Researcher Spotlight: Peter Riedell, MD

Washington University in Saint Louis

 

Dr. Riedell’s Lymphoma Clinical Research Mentoring Program (LCRMP) project focuses on mantle cell lymphoma (MCL). Noting that recent research has indicated Bruton’s tyrosine kinase (BTK) inhibitors (such as ibrutinib) have recently shown encouraging activity and safety in MCL patients, Dr. Riedell is investigating the integration of a new BTK inhibitor with standard MCL treatment, which frequently includes chemotherapyTreatment with drugs to stop the growth of rapidly dividing cancer cells, including lymphoma cells.Treatment with drugs to stop the growth of rapidly dividing cancerAbnormal cell growth that cannot be controlled by the body's natural defenses. Cancerous cells can grow and eventually form tumors. cells, including lymphoma cells. followed by an autologousA type of bone marrow or stem cell transplantation in which a patient receives his or her own cells.A type of bone marrowSpongy material found inside the bones containing stem cells that develop into three types of cells: red blood cells that deliver oxygen to the body and take away carbon dioxide; white blood cells that protect the body from infection; and platelets or stem cell transplantation in which a patient receives his or her own cells. stem cell transplant. “My research builds on this platform and investigates whether combining the BTK inhibitor ACP-196 with traditional chemotherapy and an autologous stem cell transplant can improve outcomes in patients with MCL,” Dr. Riedell says. “I am particularly interested in how we can improve on the management of mantle cell lymphoma through incorporating new targeted therapies into our standard treatment approaches.”

Dr. Riedell was drawn to a career in oncology after losing his grandfather to myelodysplastic syndrome and colon cancerAbnormal cell growth that cannot be controlled by the body's natural defenses. Cancerous cells can grow and eventually form tumors. when Dr. Riedell was 13. After developing an immediate interest in hematologic malignancies as a medical student at the University of Tennessee College of Medicine, Dr. Riedell selected lymphoma as his focus during his fellowship at Washington University in Saint Louis (where he also completed his residency). “I became particularly attracted to the disease as it afflicts patients of all ages and walks of life, over a period of many years, and thus allows me to the opportunity to build long-term and meaningful relationship with my patients,” he notes. “It was this mix of patient care, clinical trials, and research that was very influential in my decision to pursue lymphoma clinical research.”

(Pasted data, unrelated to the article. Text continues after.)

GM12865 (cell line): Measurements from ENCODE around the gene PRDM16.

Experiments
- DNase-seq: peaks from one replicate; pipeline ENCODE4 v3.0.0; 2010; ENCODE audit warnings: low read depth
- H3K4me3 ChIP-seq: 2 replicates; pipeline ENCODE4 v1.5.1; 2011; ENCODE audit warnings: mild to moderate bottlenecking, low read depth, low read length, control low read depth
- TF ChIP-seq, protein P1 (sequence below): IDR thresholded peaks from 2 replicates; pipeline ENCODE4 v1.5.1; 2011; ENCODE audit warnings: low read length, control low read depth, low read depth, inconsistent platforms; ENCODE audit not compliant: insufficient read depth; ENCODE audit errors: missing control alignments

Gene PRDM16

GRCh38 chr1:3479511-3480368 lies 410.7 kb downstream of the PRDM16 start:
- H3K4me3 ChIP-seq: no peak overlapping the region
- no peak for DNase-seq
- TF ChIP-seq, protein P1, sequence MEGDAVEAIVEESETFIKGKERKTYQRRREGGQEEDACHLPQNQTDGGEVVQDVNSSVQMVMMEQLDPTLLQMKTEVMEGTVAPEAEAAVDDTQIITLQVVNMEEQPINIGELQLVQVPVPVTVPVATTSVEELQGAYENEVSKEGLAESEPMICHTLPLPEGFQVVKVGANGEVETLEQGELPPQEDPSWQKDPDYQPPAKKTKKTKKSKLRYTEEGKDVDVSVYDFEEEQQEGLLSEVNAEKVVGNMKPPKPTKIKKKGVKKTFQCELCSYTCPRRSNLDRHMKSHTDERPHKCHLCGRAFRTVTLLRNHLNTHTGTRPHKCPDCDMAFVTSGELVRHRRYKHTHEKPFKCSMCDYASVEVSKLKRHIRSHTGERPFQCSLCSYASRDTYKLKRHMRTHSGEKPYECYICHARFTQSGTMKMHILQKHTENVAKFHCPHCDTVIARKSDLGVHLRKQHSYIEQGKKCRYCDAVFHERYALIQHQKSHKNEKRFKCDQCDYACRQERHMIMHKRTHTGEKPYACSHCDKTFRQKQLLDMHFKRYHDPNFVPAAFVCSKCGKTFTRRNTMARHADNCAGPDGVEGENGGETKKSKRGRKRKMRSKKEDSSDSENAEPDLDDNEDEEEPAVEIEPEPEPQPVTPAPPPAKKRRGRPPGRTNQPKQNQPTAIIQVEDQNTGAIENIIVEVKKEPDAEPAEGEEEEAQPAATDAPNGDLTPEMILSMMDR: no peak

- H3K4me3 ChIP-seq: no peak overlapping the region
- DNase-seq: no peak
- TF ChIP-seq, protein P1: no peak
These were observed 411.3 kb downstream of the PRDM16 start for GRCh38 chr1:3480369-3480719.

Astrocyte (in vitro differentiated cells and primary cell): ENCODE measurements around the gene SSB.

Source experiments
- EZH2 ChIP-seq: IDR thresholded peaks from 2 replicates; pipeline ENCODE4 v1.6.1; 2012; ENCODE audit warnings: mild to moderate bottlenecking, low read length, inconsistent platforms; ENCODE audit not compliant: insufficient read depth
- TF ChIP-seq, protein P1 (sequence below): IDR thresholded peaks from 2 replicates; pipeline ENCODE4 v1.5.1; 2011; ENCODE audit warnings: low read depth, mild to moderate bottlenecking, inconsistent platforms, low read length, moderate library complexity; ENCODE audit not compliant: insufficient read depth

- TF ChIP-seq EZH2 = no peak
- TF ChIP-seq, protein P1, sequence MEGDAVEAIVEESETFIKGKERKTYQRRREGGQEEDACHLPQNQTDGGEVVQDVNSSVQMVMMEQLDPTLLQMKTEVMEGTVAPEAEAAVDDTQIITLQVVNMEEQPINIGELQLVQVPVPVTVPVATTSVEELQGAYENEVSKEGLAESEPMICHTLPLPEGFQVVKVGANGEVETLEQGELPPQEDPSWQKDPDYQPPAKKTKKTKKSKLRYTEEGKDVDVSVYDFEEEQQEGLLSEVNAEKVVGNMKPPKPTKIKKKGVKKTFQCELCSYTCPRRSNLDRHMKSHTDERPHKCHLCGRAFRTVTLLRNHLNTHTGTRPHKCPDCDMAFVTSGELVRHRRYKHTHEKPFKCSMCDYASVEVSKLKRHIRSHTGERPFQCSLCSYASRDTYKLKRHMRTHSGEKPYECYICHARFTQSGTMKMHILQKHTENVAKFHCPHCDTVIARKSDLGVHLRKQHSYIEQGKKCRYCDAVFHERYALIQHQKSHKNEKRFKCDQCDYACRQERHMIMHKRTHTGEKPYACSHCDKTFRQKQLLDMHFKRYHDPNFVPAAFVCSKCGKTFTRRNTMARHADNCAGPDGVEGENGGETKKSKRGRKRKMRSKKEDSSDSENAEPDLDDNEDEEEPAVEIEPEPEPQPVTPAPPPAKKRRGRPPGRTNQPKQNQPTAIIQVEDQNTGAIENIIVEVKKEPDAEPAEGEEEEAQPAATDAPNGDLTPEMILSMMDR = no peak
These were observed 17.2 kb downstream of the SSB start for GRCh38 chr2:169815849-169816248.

Dr. Riedell hopes to become an independent academic clinical researcher specializing in the treatment of aggressive lymphomasLymphomas that are fast growing and generally need to be treated immediately. Also called intermediate-grade or high-grade lymphomas.Lymphomas that are fast growing and generally need to be treated immediately. Also called intermediate-grade or high-grade lymphomas., particularly in evaluating novel targeted therapies and immunotherapies. He sees his participation in the LCRMP as a step towards that goal. “The Lymphoma Research Foundation program will help to make me both a better doctor and clinical researcher. The program will provide me with a strong foundation in lymphoma clinical research and aid in the development of my clinical protocol.” As he prepares to move to his first faculty position at The University of Chicago in fall 2016, Dr. Riedell remains inspired by the strength and courage of his patients. “It’s through their battles with lymphoma that I am reminded of the work that still lays ahead in the treatment of this disease.”